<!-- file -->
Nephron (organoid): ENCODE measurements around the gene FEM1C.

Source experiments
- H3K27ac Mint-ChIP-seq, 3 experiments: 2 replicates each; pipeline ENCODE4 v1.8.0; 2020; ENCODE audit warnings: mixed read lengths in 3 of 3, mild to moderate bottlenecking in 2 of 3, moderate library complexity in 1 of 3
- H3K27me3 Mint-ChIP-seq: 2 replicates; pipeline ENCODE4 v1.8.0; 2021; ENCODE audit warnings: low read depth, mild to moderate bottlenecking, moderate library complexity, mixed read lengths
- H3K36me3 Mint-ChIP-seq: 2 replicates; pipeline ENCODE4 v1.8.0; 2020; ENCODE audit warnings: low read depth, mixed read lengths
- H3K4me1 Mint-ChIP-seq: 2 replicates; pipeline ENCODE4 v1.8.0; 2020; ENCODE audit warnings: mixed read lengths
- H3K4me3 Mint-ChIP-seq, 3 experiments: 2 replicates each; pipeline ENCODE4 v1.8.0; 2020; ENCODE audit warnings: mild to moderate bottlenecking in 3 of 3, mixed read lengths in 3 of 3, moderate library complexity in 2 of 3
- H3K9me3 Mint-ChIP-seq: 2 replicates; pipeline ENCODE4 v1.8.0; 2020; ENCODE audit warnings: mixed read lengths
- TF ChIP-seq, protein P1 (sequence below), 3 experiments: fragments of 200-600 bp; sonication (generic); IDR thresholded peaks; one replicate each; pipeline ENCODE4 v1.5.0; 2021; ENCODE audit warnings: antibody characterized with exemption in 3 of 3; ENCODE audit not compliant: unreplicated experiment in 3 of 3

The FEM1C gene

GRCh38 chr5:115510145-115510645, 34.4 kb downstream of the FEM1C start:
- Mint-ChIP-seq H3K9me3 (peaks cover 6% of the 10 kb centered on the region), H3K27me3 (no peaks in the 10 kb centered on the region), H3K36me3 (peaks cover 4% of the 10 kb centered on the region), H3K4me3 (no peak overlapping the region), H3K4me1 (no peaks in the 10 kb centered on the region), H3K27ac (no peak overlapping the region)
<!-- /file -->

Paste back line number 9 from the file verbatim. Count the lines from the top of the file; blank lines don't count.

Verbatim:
- TF ChIP-seq, protein P1 (sequence below), 3 experiments: fragments of 200-600 bp; sonication (generic); IDR thresholded peaks; one replicate each; pipeline ENCODE4 v1.5.0; 2021; ENCODE audit warnings: antibody characterized with exemption in 3 of 3; ENCODE audit not compliant: unreplicated experiment in 3 of 3